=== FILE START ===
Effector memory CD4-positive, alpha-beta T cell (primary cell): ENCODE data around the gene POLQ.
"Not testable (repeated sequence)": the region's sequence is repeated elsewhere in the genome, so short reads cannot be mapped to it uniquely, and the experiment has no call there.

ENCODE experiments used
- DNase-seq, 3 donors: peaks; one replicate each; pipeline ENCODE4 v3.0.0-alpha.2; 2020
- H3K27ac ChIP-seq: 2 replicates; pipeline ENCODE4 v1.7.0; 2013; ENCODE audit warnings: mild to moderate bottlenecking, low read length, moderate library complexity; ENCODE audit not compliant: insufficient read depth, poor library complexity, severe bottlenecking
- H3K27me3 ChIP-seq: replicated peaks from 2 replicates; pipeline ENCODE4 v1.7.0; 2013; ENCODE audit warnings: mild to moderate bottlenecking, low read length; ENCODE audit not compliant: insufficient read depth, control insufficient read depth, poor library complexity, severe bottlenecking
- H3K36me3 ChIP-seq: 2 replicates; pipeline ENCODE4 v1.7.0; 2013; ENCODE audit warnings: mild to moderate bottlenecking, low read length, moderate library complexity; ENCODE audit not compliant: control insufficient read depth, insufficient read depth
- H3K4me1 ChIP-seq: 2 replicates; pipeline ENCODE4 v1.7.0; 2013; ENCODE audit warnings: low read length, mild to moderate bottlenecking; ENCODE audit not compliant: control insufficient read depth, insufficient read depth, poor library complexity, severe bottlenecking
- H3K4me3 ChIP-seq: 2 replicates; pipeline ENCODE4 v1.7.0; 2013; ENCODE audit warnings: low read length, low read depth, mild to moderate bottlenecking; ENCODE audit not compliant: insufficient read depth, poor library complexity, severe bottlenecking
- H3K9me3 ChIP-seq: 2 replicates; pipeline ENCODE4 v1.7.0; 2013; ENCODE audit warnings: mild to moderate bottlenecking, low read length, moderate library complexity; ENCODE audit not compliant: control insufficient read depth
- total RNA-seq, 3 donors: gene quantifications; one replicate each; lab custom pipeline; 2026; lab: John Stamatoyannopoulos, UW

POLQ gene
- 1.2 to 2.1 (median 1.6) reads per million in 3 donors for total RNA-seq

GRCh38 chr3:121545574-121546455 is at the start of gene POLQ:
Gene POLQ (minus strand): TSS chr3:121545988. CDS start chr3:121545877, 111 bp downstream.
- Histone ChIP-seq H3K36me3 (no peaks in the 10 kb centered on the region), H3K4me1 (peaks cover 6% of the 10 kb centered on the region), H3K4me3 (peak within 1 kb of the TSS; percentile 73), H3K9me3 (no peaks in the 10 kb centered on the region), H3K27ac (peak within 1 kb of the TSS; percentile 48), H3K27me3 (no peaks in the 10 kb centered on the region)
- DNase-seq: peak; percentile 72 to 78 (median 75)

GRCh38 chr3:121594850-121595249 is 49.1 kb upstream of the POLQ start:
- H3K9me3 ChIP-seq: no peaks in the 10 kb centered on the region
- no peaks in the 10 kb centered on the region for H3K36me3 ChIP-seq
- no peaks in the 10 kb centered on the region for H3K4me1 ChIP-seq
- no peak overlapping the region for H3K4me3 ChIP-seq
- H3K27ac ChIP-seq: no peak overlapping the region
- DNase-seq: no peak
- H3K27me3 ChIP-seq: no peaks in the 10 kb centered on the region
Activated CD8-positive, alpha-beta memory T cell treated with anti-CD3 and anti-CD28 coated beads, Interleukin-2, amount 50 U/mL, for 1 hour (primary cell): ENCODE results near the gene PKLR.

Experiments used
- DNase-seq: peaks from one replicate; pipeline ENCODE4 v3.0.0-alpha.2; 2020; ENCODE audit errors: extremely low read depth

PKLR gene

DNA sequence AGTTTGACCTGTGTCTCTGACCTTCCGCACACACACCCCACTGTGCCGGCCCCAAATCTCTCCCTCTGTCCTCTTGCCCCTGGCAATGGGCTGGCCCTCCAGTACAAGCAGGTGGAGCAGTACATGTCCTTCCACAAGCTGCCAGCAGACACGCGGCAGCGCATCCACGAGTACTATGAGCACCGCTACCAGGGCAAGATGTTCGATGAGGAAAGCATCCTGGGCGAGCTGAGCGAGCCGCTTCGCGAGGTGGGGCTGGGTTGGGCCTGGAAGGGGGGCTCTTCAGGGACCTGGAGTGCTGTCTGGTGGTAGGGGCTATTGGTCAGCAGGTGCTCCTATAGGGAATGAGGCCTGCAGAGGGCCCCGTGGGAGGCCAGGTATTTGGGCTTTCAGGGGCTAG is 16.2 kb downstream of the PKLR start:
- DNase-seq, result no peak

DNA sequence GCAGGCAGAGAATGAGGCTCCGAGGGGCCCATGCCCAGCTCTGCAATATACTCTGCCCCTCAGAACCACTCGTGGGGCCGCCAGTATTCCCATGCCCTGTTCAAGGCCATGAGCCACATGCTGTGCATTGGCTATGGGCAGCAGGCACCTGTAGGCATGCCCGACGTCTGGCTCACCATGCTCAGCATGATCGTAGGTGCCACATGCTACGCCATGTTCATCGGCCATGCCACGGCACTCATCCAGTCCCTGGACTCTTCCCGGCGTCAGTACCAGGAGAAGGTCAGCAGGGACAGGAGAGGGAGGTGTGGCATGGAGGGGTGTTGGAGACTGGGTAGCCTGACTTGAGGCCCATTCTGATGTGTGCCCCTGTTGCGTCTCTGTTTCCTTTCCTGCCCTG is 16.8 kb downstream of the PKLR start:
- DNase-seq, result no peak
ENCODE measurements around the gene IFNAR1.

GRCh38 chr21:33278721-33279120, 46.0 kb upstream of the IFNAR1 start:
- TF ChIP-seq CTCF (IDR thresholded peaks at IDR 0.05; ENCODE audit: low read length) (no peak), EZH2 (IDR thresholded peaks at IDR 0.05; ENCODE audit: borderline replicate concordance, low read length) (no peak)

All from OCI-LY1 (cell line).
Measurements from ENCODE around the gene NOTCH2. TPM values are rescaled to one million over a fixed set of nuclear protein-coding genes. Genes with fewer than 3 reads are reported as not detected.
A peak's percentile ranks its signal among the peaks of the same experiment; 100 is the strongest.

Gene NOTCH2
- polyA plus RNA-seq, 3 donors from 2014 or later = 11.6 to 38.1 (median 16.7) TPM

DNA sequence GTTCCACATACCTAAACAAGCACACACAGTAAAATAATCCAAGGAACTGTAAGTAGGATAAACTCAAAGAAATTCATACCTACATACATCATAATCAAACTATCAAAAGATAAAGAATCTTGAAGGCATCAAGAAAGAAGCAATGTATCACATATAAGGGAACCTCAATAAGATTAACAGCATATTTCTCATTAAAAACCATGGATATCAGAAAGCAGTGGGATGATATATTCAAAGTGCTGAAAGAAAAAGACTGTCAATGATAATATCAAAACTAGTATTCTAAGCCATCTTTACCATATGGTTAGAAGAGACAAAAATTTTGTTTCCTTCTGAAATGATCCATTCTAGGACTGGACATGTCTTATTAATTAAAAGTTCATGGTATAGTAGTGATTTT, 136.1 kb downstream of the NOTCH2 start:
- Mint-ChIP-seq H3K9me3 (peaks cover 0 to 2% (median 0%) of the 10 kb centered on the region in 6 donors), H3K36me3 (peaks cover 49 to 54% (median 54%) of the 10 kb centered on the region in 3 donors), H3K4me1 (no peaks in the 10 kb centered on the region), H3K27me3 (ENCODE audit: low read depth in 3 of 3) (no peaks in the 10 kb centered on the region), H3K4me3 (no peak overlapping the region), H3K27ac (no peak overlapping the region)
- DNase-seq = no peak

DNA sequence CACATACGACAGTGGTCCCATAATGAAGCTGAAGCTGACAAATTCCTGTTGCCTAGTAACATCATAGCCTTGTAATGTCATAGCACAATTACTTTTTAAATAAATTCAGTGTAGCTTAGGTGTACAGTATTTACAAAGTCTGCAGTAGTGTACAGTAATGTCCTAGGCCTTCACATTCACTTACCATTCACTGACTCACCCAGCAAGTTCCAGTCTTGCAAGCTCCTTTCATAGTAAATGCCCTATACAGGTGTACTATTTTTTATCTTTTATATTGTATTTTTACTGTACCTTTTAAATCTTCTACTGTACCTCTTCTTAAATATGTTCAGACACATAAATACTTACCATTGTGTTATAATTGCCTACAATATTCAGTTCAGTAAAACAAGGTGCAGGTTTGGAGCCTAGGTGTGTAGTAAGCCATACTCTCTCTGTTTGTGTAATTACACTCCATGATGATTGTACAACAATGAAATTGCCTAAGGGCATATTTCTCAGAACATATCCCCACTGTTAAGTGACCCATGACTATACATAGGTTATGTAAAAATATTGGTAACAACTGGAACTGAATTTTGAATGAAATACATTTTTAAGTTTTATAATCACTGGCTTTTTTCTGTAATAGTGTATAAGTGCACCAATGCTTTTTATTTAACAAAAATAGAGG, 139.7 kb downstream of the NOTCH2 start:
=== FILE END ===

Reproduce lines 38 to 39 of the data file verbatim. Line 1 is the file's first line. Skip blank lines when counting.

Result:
Measurements from ENCODE around the gene NOTCH2. TPM values are rescaled to one million over a fixed set of nuclear protein-coding genes. Genes with fewer than 3 reads are reported as not detected.
A peak's percentile ranks its signal among the peaks of the same experiment; 100 is the strongest.